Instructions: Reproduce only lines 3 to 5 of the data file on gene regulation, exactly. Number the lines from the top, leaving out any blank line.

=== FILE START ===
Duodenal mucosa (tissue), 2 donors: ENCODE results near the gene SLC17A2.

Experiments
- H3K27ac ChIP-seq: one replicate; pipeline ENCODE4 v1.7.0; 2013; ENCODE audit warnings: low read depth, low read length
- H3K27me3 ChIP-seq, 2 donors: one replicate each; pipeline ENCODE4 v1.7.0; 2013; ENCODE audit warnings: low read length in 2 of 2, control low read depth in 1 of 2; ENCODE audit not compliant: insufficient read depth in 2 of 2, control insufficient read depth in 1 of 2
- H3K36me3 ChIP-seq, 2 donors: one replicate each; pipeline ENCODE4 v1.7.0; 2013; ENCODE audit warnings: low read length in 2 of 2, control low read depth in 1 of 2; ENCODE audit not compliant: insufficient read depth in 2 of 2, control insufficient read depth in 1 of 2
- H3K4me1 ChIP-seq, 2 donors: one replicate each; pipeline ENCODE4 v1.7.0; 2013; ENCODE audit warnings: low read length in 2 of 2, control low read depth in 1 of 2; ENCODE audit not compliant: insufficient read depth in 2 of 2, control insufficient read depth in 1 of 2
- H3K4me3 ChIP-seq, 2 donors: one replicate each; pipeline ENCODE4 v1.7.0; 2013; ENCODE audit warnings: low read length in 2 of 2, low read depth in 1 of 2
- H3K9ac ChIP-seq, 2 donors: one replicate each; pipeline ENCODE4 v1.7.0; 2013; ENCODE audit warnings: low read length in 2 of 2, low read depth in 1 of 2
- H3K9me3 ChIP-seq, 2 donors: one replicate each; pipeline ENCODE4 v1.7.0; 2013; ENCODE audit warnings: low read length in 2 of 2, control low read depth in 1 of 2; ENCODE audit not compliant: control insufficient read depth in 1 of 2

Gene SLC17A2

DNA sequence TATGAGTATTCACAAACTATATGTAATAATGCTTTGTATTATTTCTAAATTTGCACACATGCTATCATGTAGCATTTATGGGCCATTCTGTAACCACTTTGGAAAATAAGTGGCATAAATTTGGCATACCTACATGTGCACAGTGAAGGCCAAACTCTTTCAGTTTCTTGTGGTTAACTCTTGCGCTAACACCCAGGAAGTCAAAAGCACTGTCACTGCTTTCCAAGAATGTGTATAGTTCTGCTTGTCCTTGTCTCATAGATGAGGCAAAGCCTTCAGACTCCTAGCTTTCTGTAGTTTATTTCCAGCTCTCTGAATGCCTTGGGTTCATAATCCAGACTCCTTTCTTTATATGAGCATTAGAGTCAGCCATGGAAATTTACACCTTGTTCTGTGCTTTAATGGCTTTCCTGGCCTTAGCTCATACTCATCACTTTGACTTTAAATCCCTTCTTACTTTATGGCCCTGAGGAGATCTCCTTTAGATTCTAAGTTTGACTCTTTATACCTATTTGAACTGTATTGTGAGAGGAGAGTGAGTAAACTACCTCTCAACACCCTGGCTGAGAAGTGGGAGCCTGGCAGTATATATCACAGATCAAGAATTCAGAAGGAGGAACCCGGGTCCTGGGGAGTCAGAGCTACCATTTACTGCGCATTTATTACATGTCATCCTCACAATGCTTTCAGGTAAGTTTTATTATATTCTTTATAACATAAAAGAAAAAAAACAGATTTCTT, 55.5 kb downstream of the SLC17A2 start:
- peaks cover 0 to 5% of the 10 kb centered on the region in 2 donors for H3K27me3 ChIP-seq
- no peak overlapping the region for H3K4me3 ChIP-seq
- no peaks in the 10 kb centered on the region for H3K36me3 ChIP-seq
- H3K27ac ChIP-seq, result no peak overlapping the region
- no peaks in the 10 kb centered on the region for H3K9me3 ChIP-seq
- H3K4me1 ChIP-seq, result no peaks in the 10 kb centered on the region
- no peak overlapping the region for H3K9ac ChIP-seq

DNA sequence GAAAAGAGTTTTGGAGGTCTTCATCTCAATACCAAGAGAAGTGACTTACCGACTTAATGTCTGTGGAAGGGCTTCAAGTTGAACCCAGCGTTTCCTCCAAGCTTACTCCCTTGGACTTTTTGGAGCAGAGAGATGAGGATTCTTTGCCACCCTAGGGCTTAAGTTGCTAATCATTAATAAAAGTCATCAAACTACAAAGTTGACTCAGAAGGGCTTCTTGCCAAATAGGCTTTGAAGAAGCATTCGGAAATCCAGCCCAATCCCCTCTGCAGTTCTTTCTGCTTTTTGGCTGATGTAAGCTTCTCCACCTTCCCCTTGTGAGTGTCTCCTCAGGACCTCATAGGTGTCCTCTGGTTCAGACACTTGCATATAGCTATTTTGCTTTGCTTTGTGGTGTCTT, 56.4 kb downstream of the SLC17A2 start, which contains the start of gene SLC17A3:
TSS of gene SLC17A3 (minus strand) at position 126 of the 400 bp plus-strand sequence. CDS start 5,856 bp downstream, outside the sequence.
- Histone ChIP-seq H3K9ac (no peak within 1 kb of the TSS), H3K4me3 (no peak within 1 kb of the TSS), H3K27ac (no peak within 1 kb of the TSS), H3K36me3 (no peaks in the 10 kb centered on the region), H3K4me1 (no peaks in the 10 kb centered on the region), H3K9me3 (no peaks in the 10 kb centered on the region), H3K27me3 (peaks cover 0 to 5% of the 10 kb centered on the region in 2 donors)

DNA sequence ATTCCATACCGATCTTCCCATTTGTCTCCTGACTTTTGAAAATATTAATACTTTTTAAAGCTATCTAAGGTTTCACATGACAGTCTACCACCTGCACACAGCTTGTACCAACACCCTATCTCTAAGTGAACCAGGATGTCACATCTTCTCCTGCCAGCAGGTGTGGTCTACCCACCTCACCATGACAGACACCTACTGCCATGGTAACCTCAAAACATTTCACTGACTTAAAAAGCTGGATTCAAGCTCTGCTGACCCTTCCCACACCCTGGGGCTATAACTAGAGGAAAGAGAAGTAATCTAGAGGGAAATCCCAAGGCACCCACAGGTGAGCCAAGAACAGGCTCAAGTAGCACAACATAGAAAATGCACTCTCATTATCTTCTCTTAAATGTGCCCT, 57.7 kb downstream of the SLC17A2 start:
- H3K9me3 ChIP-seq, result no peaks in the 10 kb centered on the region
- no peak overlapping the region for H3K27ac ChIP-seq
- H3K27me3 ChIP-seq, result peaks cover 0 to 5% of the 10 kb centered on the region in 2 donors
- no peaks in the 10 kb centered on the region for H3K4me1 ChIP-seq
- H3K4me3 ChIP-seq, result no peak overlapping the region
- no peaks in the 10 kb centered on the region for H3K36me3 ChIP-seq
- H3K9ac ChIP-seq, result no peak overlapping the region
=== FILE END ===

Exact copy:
- H3K27ac ChIP-seq: one replicate; pipeline ENCODE4 v1.7.0; 2013; ENCODE audit warnings: low read depth, low read length
- H3K27me3 ChIP-seq, 2 donors: one replicate each; pipeline ENCODE4 v1.7.0; 2013; ENCODE audit warnings: low read length in 2 of 2, control low read depth in 1 of 2; ENCODE audit not compliant: insufficient read depth in 2 of 2, control insufficient read depth in 1 of 2
- H3K36me3 ChIP-seq, 2 donors: one replicate each; pipeline ENCODE4 v1.7.0; 2013; ENCODE audit warnings: low read length in 2 of 2, control low read depth in 1 of 2; ENCODE audit not compliant: insufficient read depth in 2 of 2, control insufficient read depth in 1 of 2